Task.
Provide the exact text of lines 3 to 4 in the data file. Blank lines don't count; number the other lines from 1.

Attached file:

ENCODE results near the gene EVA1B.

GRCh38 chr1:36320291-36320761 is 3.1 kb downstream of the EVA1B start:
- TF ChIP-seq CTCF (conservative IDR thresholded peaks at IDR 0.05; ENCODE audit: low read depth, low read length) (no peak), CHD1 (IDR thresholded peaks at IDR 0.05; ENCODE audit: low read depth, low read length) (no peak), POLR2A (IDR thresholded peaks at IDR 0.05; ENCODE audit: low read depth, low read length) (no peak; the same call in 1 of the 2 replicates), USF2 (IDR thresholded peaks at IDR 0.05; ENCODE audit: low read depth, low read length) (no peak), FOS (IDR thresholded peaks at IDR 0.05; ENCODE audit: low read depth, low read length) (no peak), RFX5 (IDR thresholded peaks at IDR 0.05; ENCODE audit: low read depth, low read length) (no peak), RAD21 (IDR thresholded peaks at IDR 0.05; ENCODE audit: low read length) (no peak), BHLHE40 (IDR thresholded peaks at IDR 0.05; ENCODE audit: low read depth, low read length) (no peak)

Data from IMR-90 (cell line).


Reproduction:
- TF ChIP-seq CTCF (conservative IDR thresholded peaks at IDR 0.05; ENCODE audit: low read depth, low read length) (no peak), CHD1 (IDR thresholded peaks at IDR 0.05; ENCODE audit: low read depth, low read length) (no peak), POLR2A (IDR thresholded peaks at IDR 0.05; ENCODE audit: low read depth, low read length) (no peak; the same call in 1 of the 2 replicates), USF2 (IDR thresholded peaks at IDR 0.05; ENCODE audit: low read depth, low read length) (no peak), FOS (IDR thresholded peaks at IDR 0.05; ENCODE audit: low read depth, low read length) (no peak), RFX5 (IDR thresholded peaks at IDR 0.05; ENCODE audit: low read depth, low read length) (no peak), RAD21 (IDR thresholded peaks at IDR 0.05; ENCODE audit: low read length) (no peak), BHLHE40 (IDR thresholded peaks at IDR 0.05; ENCODE audit: low read depth, low read length) (no peak)

Data from IMR-90 (cell line).